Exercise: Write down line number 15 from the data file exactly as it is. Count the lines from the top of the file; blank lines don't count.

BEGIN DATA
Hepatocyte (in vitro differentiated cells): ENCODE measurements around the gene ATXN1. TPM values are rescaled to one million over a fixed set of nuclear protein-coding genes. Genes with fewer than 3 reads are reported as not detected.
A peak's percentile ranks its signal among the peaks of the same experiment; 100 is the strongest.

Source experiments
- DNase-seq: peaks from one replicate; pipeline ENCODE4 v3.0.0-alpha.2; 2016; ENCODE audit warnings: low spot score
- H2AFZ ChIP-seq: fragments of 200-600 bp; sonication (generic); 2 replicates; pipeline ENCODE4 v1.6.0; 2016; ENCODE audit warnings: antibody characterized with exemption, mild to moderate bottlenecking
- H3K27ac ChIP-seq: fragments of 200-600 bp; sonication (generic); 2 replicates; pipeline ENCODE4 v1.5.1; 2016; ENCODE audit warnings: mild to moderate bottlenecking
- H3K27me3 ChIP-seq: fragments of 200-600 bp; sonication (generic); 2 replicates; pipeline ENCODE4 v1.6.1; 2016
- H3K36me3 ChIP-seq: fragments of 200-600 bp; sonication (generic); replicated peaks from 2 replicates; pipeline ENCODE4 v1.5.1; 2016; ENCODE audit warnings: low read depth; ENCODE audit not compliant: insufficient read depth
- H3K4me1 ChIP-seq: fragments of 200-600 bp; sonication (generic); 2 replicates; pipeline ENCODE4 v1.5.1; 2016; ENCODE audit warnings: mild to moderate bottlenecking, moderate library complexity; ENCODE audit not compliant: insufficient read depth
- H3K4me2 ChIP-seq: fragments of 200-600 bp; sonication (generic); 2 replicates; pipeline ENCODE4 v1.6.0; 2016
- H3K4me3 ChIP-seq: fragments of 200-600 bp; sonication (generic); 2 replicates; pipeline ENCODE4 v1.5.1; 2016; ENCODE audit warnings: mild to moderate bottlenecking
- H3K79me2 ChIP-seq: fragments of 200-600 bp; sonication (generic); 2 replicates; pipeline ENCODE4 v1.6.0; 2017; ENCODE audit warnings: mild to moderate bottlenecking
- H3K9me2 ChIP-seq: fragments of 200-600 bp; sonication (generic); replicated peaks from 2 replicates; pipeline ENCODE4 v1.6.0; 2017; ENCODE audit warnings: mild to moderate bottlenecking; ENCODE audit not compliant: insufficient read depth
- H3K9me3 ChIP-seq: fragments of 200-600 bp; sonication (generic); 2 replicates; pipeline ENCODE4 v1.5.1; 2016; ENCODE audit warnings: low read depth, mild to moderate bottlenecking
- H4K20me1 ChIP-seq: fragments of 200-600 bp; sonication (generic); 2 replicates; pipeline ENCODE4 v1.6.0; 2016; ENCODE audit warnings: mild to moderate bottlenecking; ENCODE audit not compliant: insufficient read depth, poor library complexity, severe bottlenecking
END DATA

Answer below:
- H4K20me1 ChIP-seq: fragments of 200-600 bp; sonication (generic); 2 replicates; pipeline ENCODE4 v1.6.0; 2016; ENCODE audit warnings: mild to moderate bottlenecking; ENCODE audit not compliant: insufficient read depth, poor library complexity, severe bottlenecking